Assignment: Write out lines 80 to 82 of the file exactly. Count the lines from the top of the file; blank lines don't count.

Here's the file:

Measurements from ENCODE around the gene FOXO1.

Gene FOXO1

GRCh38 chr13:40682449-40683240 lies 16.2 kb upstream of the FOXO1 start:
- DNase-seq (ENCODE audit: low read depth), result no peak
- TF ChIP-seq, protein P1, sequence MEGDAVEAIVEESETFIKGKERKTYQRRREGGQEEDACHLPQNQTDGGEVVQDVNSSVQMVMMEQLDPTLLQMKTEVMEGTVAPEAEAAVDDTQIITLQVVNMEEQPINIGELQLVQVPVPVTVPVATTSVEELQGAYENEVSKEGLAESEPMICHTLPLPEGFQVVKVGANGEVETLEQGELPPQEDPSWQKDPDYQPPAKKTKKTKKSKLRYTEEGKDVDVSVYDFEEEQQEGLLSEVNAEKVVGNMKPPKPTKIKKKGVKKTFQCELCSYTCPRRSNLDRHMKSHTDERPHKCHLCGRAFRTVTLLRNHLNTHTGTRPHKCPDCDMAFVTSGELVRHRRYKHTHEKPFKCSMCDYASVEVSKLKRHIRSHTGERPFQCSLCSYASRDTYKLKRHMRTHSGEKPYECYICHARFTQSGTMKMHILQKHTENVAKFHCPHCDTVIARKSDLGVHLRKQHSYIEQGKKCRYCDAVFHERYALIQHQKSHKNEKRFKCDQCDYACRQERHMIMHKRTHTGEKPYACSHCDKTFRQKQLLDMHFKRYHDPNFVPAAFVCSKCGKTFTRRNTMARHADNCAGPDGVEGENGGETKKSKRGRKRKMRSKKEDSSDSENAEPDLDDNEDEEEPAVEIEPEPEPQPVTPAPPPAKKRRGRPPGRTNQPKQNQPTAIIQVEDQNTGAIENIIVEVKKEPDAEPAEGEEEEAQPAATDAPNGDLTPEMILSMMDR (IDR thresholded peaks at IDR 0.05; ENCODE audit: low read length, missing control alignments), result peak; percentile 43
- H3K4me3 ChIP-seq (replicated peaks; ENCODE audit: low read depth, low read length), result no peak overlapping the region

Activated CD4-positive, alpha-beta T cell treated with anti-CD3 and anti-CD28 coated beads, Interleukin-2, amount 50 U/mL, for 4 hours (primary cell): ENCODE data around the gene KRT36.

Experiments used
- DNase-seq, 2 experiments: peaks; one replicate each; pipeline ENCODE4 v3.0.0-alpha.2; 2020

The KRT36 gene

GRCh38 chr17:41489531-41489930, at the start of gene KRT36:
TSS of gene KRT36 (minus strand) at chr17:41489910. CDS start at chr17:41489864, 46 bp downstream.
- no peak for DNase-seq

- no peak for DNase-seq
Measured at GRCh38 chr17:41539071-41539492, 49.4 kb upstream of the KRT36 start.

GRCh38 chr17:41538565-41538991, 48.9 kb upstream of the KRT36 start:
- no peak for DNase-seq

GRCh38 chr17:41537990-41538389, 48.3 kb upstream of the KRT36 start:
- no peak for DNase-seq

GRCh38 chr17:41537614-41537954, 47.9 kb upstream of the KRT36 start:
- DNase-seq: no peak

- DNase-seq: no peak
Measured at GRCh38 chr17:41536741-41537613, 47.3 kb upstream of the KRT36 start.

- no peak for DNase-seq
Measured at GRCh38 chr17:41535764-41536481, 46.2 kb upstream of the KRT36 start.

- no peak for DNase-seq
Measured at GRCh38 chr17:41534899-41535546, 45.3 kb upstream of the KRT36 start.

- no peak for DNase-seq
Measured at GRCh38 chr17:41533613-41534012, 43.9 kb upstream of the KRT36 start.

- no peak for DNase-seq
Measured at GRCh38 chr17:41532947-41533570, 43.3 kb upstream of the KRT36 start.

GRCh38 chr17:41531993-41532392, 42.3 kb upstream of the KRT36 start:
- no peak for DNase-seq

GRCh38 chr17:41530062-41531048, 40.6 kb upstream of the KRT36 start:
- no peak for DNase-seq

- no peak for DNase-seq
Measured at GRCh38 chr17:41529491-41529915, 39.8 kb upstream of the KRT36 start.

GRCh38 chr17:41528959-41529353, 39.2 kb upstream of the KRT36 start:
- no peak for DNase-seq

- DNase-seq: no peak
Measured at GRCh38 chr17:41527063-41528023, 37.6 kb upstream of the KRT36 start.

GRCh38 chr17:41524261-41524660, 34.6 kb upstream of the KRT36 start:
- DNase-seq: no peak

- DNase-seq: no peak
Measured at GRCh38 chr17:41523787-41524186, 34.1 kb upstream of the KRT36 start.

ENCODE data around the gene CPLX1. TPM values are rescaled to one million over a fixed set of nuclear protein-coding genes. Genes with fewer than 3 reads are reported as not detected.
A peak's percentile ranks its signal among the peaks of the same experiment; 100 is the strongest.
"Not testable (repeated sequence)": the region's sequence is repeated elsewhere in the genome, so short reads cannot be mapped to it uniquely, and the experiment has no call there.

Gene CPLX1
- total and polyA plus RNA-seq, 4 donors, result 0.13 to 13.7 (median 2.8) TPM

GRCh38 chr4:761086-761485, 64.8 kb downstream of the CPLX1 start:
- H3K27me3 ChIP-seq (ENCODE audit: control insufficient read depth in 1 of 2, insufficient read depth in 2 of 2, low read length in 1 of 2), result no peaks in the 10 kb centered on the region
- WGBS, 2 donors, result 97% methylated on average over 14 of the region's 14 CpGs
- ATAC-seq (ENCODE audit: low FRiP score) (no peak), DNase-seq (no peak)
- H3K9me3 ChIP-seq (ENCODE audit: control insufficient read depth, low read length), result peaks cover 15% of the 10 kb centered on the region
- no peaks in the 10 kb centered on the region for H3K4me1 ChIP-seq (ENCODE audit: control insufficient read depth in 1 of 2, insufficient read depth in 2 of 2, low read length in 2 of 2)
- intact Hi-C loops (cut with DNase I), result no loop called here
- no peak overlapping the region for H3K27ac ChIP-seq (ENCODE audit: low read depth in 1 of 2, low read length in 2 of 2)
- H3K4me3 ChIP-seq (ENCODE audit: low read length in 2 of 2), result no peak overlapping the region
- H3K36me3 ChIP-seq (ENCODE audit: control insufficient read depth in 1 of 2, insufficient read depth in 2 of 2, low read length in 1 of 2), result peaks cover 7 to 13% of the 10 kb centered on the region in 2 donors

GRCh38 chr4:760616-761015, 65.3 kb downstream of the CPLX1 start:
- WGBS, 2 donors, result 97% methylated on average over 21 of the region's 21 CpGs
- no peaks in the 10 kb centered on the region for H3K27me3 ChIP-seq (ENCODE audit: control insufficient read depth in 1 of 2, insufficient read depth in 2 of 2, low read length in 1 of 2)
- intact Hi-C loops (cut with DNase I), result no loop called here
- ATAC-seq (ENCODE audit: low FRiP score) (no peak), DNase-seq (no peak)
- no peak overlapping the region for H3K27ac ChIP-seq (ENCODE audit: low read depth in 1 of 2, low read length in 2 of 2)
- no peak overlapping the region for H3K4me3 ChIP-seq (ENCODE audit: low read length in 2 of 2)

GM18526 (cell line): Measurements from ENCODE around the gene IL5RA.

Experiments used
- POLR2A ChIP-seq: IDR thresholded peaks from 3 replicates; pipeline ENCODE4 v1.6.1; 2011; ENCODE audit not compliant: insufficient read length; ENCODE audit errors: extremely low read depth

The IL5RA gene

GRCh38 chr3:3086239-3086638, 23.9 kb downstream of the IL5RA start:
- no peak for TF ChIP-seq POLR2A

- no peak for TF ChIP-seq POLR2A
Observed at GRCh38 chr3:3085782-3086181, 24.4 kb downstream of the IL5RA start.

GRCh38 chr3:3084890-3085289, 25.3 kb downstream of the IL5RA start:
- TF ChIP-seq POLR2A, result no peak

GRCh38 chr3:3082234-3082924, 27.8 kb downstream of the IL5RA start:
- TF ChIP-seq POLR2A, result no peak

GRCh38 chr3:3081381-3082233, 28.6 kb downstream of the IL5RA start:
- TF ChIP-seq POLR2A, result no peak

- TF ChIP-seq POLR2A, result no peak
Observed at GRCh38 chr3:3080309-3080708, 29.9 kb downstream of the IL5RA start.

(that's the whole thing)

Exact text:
GRCh38 chr3:3081381-3082233, 28.6 kb downstream of the IL5RA start:
- TF ChIP-seq POLR2A, result no peak

- TF ChIP-seq POLR2A, result no peak